Re:"The Rain On Saturn Falls Mainly From Space" (1)

I'm not evil. See (1135239) | more than 3 years ago | (#36890486)

Oops. That should have been: The rings of Saturn spin mainly in the rain!

Re:"The Rain On Saturn Falls Mainly From Space" (2)

Roachie (2180772) | more than 3 years ago | (#36891554)

Wait for it, wait for it...

Its saucy limerick time!!!

When it rains on Saturn
Does it fall in a pattern?
Does it water the grass?
Or just dampen your ass?

Lets not forget the classic:

There once was a moon call Enceladus
who with a kind word reminds us
you can spew into space
or spew in her face.

Re:"The Rain On Saturn Falls Mainly From Space" (1)

sFurbo (1361249) | more than 3 years ago | (#36891894)

Please learn what constitutes a limerick. For a start, you need five lines.

Re:"The Rain On Saturn Falls Mainly From Space" (0)

Anonymous Coward | more than 3 years ago | (#36890450)

Saturn's water from Enceladus?
Frankly, I am incredulous.

Plain commentary (0)

Anonymous Coward | more than 3 years ago | (#36890444)

Some how I don't think the 'rain in Spain falls mainly on the plane' is equivalent to being 42 trillion times heavier unless philosophically considered

bad math (0)

Anonymous Coward | more than 3 years ago | (#36890676)

I don't get 7.5 kilos/second, or how this is a measure of "heavy".
And I don't believe that a typical rainfall on earth is 42 trillion times heavier.

Given that 7.5 kg/sec water = 7.5 L/sec water, apparently this means that a "typical rainfall on earth" will cover the surface of the USA (3.7 million square miles) in 1.3 inches of water every second. My math:
http://www.google.com/search?q=42+trillion+*+7.5+L%2Fsec+%2F+3%2C717%2C813+miles^2+in+inches%2Fsec
sorry for the imperial units.

Re:bad math (1)

Xaositecte (897197) | more than 3 years ago | (#36890738)

According to Wikipedia [wikipedia.org] 505.000 cubic kilometers of water falls on the earth every year.

This translates to 5.05x10^17 liters/year, or 16,013,444,951 liters/second, which is about 2 trillion times more than Venus, rather than 42x.

So... Typo on the part of the Summary?

Re:bad math (1)

Xaositecte (897197) | more than 3 years ago | (#36890750)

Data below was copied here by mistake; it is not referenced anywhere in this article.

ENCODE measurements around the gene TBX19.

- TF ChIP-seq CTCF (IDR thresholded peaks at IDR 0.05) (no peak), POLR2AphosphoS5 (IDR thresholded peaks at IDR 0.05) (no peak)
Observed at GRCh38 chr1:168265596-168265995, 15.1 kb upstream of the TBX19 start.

Not a Typo, found the paragraph in TFA where the author is calculating out the 42 trillion figure. He's starting from different figures, citing the amount of water that falls "During a heavy rainstorm," which is going to be much higher than "Typical rainfall."

Re:bad math (1)

Kentari (1265084) | more than 3 years ago | (#36892586)

Not 7.5 kg/s on every square meter of the planet but 7.5 kg/s spread out over the entire planet.

The rain on Saturn falls mainly from space (1)

countertrolling (1585477) | more than 3 years ago | (#36890832)

Damn! That doesn't even rhyme... What the hell is the matter with you people?

Kilos (0)

Anonymous Coward | more than 3 years ago | (#36891628)

What are "kilos"? The article never mentions them.

Re:Kilos (1)

Zaatxe (939368) | more than 3 years ago | (#36893244)

What are "kilos"? The article never mentions them.

Wrong forum, kid. You should be asking this on Yahoo Answers.

Say wha? (0)

Anonymous Coward | more than 3 years ago | (#36891678)

I must be getting old. I had the hugest "who gives a crap" feeling when I read this.

makes sense (1)

hesaigo999ca (786966) | more than 3 years ago | (#36894508)

I guess on a terraforming planet, this would be the start of getting some real self sustaining atmosphere and biological movement.....next step would be single cell organisms appearing, and so on....might be the next earth in a few million years if the moon is able to sustain enough rainfall...

Rainbow moonbeams and orange snow (1)

treeves (963993) | more than 3 years ago | (#36902576)

On Saturn, people live to be two hundred and five. Going back to Saturn, where the air is clean....

Anybody know what song this is from?